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Greg Siskind on Immigration Law and Policy

CONSULAR OFFICER CONVICTED OF EXCHANGING VISAS FOR STRIPPERS AND JEWELRY

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Well, I guess this is a new form of "premium processing." Mike O'Keefe, the deputy noninmmigrant visa chief at the US consulate in Toronto has pleaded guilty to accepting jewelry and trips with exotic dancers in exchange for expediting work visas for STS Jewels, a New York company headed by Sunil Agrawal. Agrawal pleaded guilty to a misdemeanor charge of illegal supplementation of salary which Agrawal's lawyer is hoping won't jeopardize his immigration status to the US (good luck). He faces a potential one year jail term and a fine of up to $100,000. O'Keefe faces up to two years a and a $250,000 fine.

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  1. George Chell's Avatar
    Consular officers are a bizarre lot. One guy in Macedonia told me in 1996 that he did racial profiling in India back in the 1980s and late 1970s when denying visas. Then in DC I met this young woman perhaps in her thirties or early forties around August last year. She lived in my apartment complex and was going to Central America. She said that she would consider anyone an intending immigrant if they were living and working outside the country at the time of application. Thus an Indian born Singaporean would be considered an intending immigrant. I told her that because of people like her there is illegal immigration. The fact is a Singapore national can come anytime to the US and denying student visa is not going to do any good. Then there was an Indian chap denied visas in Chennai who became Singaporean and made it to the US anyway. He ran into the consular officer who denied him the visa in DC..wonder how that encounter went! Of course, now we have this clown doing illegal activities. Wonder why we even have the relic called Section 214(b) for student visas anymore. If someone wants to get here he or she will get here by becoming a Singaporen, Canadian, Australian or whatever nationality. It is only a matter of time. If someone intends to immigrate, he or she will immigrate and all the kings men and women (the consular officers) cannot do anything about it unless they have a shady background which means Singapore will never give them any visa, let alone a Permanent Resident visa.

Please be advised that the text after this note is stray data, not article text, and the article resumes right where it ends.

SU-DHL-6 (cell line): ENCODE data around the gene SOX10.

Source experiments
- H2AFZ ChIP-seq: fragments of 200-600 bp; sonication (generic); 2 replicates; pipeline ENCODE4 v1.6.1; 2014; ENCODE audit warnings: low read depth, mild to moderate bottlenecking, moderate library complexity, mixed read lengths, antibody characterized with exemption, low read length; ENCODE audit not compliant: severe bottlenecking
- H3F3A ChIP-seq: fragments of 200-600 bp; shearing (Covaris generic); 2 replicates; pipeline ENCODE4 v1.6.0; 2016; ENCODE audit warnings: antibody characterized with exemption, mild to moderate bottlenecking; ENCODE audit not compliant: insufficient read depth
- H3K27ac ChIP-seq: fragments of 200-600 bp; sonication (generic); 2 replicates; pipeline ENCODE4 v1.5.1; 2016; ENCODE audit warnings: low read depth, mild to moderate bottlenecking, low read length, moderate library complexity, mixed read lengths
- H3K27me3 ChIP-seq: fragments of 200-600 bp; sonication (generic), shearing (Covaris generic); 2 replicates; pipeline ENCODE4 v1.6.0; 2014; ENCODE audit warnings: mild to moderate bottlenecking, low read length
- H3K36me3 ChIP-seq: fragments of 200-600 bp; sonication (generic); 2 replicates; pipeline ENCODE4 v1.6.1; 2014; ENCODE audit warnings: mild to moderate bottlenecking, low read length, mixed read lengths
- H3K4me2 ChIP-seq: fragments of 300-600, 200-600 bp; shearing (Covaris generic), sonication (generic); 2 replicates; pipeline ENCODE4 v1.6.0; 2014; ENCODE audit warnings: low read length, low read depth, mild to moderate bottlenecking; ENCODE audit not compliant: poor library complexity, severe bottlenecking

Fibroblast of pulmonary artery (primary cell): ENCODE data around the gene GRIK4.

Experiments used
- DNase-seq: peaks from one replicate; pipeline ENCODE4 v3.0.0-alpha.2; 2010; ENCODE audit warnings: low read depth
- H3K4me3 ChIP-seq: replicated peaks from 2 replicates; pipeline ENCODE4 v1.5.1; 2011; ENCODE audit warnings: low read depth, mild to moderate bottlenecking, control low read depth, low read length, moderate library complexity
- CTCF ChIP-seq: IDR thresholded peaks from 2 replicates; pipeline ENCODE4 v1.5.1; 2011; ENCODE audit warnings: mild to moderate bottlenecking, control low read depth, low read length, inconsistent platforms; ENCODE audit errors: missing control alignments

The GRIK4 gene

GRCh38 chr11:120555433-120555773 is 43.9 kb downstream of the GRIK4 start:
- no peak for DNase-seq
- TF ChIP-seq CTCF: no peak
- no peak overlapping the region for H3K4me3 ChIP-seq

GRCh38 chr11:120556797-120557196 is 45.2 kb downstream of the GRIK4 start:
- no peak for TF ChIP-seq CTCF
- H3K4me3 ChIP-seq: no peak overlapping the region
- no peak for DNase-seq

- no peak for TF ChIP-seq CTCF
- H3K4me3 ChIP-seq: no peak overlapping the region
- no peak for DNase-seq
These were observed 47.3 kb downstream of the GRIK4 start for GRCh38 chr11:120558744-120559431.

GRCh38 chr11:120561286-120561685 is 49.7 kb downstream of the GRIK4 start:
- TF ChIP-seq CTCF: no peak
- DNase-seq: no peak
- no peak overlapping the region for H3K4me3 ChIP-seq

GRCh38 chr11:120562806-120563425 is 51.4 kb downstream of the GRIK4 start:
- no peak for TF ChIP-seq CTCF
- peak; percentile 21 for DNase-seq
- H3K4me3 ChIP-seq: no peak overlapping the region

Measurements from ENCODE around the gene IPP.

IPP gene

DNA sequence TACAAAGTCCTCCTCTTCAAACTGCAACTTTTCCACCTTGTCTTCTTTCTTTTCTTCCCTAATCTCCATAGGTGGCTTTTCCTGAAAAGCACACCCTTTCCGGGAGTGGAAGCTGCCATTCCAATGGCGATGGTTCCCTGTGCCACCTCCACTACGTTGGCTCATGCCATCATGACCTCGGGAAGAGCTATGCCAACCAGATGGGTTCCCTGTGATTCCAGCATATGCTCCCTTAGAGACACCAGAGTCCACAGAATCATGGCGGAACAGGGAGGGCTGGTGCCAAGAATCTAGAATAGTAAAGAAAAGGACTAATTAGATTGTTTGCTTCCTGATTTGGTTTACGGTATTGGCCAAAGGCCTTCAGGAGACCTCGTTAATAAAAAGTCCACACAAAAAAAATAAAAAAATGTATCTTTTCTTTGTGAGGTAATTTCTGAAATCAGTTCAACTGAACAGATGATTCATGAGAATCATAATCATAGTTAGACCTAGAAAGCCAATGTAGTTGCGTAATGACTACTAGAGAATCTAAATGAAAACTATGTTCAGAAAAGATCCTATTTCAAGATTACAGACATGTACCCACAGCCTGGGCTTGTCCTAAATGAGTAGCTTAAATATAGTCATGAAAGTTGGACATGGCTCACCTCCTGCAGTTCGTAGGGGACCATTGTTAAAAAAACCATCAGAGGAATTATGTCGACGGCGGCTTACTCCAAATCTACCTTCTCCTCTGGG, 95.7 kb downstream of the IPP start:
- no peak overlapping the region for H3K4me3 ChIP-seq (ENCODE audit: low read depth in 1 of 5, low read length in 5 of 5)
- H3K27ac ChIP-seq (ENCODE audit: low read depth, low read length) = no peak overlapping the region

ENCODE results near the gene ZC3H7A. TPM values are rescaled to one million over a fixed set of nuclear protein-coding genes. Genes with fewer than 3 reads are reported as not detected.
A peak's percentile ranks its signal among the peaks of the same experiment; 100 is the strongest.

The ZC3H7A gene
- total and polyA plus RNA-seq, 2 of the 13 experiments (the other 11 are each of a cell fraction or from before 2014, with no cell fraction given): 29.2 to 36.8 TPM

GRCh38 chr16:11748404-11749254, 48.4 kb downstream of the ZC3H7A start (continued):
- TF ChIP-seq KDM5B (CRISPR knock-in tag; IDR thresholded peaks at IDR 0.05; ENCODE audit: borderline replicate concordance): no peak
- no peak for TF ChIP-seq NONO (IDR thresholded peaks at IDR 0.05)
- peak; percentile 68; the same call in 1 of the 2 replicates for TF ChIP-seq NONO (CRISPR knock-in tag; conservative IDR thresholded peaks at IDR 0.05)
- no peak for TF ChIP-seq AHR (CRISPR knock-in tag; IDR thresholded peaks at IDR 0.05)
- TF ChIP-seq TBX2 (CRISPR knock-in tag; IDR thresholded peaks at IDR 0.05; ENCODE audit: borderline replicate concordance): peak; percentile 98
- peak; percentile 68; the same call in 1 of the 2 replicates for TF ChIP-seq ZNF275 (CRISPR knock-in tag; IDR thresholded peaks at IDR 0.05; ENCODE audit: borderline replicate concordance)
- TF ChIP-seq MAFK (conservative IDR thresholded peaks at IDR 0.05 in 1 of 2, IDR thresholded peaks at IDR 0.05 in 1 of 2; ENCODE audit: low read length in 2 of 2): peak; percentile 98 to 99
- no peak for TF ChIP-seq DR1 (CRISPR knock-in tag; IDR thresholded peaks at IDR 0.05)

2. Another voice's Avatar
    Greg,

    Do you know if under the Obama order to freeze all orders issued by the Bush administration until their full review is the program 287 g which allows sheriff departments to act as immigration officers? Is that thing on hold or is it one of those things that once your are in the program you are in, I guess since Arpio is still making news it probably has not stopped right? it would be great if you had some info on this to give us...
  3. Greg Siskind's Avatar
    The order only covered regs that were published but had not yet become effective. The 287(g) program is not affected.
  4. AD's Avatar
    This Okeefe dude is still a professor at some School in NH.

    Holly Molly

    O'Keefe is to be sentenced on June 19 so he can finish the semester at Southern New Hampshire University, where he is now a professor.
  5. Another voice's Avatar
    Greg,

    There was an article on today's NY times on the 287 (g) program:

    March 4, 2009
    Report Questions an Immigration Program That Uses the Local Police
    By RANDAL C. ARCHIBOLD
    PHOENIX -- A government report questions the effectiveness of a federal program, long criticized by immigrant advocacy groups, that deputizes police officers as immigration agents.

    The report, to be released Wednesday by the Government Accountability Office, the investigative arm of Congress, says the government has failed to determine how many of the thousands of people deported under the program were the kind of violent felons it was devised to root out.

    Some law enforcement agencies had used the program to deport immigrants "who have committed minor crimes, such as carrying an open container of alcohol," the report said, and at least four agencies referred minor traffic offenders for deportation.

    Homeland Security Secretary Janet Napolitano has already ordered a review of the program. A top official at the Immigration and Customs Enforcement agency is set to testify at a Congressional hearing on Wednesday.